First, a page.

Best Practices for Disclosing Peer Review Information to Third Parties
Presented by: Joanne P. Hopkins, JD
1. Identify the two Texas statutes that afford privileges of confidentiality and immunity to medical peer review.
a. Medical Peer Review Committee Privilege (Texas Occupations Code, Chapter 160).
b. Medical Committee Privilege (Texas Health & Safety Code, Section 161.031-033).
2. List at least two situations in which a Texas medical peer review committee may disclose confidential peer review information to a third party without waiving the privilege of confidentiality.
a. To another medical peer review committee.
b. To an appropriate state or federal agency.
c. To a national accreditation body.
d. To the Texas Medical Board.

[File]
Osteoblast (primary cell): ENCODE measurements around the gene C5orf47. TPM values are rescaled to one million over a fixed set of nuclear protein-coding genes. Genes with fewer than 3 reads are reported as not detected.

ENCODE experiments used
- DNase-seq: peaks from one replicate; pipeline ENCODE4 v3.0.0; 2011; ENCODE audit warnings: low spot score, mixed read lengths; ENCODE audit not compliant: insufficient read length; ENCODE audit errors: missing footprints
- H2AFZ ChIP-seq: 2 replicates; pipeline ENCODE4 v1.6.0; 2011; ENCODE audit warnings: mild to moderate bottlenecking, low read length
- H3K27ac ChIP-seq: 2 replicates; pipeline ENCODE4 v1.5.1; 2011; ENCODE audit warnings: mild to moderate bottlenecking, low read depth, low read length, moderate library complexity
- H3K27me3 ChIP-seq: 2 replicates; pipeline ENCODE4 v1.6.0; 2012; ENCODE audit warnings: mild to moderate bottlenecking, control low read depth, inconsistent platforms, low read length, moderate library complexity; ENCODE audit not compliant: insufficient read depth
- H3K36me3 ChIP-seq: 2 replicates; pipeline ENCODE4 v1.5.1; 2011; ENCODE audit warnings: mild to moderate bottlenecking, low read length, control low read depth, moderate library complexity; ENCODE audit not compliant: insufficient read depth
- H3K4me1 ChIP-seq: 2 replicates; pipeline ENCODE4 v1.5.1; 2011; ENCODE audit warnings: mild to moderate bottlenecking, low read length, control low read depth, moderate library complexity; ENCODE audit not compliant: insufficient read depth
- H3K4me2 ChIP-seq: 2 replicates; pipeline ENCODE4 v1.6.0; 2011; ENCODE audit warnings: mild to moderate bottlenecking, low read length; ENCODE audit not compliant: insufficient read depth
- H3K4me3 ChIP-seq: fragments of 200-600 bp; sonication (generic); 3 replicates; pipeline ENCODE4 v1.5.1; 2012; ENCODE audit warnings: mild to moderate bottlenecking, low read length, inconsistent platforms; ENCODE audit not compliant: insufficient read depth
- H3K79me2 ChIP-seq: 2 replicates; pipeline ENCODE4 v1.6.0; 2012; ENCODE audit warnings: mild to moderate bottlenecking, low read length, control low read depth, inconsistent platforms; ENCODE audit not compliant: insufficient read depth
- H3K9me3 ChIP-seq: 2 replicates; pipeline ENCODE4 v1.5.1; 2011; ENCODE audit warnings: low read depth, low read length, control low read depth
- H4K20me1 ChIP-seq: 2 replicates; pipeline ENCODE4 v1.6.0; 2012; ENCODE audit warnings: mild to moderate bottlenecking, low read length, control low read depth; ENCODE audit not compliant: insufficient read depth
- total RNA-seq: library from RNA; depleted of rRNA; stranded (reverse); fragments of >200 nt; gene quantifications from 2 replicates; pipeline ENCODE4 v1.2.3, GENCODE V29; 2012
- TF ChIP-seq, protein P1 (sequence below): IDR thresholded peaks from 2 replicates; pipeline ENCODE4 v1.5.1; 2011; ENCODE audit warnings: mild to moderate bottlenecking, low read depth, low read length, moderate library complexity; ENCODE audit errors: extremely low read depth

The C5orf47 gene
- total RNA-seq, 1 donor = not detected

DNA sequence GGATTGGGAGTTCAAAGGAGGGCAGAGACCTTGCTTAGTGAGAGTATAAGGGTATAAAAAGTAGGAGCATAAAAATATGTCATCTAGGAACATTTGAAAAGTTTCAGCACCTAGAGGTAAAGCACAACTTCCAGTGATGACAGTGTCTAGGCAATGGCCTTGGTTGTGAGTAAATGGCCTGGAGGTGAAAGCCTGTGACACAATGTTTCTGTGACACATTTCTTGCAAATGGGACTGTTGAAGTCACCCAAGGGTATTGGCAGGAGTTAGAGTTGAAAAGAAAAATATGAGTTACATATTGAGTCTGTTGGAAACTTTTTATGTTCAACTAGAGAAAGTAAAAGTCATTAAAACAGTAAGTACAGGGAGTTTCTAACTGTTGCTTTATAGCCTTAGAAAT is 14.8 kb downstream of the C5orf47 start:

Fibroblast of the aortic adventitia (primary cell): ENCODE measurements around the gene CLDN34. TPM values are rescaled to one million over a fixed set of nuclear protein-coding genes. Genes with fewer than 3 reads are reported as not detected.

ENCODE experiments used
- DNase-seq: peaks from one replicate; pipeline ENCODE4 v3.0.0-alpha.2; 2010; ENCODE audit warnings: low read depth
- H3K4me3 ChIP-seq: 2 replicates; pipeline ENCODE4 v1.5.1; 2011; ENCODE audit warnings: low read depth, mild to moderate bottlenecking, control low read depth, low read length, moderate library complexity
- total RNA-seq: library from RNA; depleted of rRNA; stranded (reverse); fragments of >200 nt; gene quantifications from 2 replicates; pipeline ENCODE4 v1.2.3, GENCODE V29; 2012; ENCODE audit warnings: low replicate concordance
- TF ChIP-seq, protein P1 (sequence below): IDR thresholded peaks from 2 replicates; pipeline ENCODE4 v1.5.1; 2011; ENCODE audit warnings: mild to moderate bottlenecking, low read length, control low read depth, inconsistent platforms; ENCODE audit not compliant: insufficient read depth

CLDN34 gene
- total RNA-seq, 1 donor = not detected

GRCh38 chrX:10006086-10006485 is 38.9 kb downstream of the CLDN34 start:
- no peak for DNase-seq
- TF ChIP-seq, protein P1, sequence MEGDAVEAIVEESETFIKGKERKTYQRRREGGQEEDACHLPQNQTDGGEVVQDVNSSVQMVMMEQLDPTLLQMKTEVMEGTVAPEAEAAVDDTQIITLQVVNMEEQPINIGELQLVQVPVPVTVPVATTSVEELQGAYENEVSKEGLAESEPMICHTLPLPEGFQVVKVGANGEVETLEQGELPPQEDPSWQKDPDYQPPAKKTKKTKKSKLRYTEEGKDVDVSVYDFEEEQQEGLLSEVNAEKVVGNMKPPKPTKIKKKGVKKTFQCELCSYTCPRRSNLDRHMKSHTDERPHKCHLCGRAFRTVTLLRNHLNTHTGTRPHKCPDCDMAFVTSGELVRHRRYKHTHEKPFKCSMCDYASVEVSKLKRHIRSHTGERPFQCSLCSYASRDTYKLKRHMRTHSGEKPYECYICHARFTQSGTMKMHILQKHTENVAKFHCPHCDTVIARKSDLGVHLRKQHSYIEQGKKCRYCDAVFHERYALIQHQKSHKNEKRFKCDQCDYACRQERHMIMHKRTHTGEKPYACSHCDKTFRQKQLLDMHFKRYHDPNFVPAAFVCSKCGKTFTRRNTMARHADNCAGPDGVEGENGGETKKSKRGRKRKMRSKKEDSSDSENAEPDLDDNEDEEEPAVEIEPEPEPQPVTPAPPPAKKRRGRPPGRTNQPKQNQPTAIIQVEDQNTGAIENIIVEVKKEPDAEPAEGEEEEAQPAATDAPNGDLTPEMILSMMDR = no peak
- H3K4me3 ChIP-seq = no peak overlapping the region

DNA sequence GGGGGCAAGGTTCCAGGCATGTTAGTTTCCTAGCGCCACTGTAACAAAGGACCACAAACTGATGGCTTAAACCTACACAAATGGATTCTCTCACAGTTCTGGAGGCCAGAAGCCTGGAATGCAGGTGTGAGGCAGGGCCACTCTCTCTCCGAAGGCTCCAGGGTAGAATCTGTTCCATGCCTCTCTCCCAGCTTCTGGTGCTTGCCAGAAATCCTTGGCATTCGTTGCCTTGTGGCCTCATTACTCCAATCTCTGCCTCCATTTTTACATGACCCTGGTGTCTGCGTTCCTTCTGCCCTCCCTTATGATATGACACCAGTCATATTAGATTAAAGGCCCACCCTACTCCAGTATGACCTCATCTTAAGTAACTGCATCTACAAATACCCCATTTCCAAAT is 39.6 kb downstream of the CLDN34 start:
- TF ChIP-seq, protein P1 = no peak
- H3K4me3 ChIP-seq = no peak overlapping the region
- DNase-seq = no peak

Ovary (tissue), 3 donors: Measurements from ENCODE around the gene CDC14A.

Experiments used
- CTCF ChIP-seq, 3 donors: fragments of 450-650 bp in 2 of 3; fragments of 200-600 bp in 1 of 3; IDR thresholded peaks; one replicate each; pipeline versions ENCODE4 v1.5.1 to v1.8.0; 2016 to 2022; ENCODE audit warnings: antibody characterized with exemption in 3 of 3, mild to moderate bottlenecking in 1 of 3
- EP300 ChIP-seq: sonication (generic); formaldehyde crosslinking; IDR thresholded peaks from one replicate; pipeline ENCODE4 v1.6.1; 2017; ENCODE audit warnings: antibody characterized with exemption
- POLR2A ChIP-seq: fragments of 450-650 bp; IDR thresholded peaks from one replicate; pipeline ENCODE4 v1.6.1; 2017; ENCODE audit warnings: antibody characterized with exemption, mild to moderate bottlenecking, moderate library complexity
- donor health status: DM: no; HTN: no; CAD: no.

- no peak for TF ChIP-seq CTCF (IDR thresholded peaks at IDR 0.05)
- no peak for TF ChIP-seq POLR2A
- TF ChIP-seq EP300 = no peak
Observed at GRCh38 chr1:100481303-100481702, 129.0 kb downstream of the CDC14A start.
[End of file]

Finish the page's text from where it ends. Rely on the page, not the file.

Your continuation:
e. To the state board of registration or licensing of physicians of another state.
3. Identify the distinction and implications of a factual disclosure as compared to an opinion or conclusion when responding to a third party query.
a. Factual disclosure is of facts that can be verified in the peer review file and truth is a defense to a defamation action.
b. Opinions and conclusions are not factual, may not be verifiable in the peer review file, and may not afford the defense of truth in a defamation action.
4. List at least two suggested elements of a policy on guidelines for disclosure of peer review information.
a. What information may be disclosed.
b. What is required before a disclosure is made.
c. Who can be provided with confidential peer review information.
d. Who makes the disclosure and any approval required.
e. Maintenance of copies of requests and disclosures maintained and for how long.
f. What rights does the subject practitioner have to access own information.
Approved for 1.5 NAMSS CE credits